Several hundred people from the East Hawaiʻi community turned out for the 3rd annual Hawaiʻi Explorations Expo on Oct. 27 to celebrate the latest science and technology innovations in Hawaiʻi and enjoy hands-on activities in robotics, programming, astronomy and other STEM disciplines.
Organized by Hawaiʻi Science and Technology Museum (HSTM), the event featured a keynote presentation by the founder of Blue Planet Foundation, Henk Rogers. A serial entrepreneur, Rogers also serves as the board chair for PISCES. In 1996, he co-founded The Tetris Company, making the now-classic video game a worldwide phenomenon. Rogers talked about his personal missions to fight climate change, end war and advance space exploration efforts to find a “backup” for Earth where humans can live and thrive. “I’m a computer science guy,” he said. “You always create backups.”
Among the many attendees at HEE was Alexey Pajitnov, the Russian video game designer and computer engineer who created Tetris. The event also featured Jason Tom, an Oʻahu native and beatbox phenomenon. Also known as “The Human Beatbox,” Tom is a Kapiolani Community College alumnus and math tutor who uses his passion, skill and charisma as an entertainer to advocate for STEM education.
“For me, it’s a bridge to uplift people, to encourage them about perseverance,” he said in a University of Hawaiʻi news article quoted on his website.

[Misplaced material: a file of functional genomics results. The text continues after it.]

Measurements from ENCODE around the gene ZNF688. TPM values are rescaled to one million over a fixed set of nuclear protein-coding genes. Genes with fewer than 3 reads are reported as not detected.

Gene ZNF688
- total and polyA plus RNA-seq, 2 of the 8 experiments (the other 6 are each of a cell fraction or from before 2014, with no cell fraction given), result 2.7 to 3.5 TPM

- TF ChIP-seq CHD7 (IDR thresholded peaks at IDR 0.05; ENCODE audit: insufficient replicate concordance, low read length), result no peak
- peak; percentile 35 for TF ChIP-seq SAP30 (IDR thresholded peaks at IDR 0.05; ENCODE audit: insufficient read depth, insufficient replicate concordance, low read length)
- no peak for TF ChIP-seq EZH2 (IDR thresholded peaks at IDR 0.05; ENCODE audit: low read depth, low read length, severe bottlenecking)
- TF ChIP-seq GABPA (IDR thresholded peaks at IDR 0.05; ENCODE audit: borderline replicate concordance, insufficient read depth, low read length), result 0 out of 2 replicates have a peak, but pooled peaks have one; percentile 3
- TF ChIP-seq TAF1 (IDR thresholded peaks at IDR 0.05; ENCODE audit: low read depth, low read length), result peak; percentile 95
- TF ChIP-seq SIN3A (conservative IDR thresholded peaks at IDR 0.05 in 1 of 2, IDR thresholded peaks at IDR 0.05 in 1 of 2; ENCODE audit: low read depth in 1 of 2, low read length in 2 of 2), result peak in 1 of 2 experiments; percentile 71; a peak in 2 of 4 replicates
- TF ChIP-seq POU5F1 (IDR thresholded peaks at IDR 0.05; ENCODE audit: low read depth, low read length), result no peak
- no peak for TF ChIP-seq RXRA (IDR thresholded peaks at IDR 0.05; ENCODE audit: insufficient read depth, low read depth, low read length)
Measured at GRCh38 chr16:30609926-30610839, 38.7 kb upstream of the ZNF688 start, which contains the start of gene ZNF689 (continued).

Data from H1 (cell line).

Other guest speakers also inspired perseverance, including Amber Imai-Hong, an avionics engineer at Hawaiʻi Spaceflight Laboratory and a UH Mānoa alumnus. Sitting on a discussion panel about STEM issues in Hawaiʻi, she encouraged youth in the audience to follow their hearts and never give up.
Tying the event’s innovation theme back to cultural tradition, master navigator Kalepa Baybayan presented an overview of Polynesian navigation, highlighting the value of continuing the journey of discovery in Hawaiʻi into the 21st century. Baybayan has circled the globe on multiple expeditions, serving as captain aboard the iconic voyaging canoe, Hōkūleʻa.
HEE was attended by more than two dozen organizations including the Maunakea observatories and local STEM organizations. It was largely supported by donations to HSTM— many were made in memory of the late Barry Taniguchi, KTA Superstores CEO and philanthropist.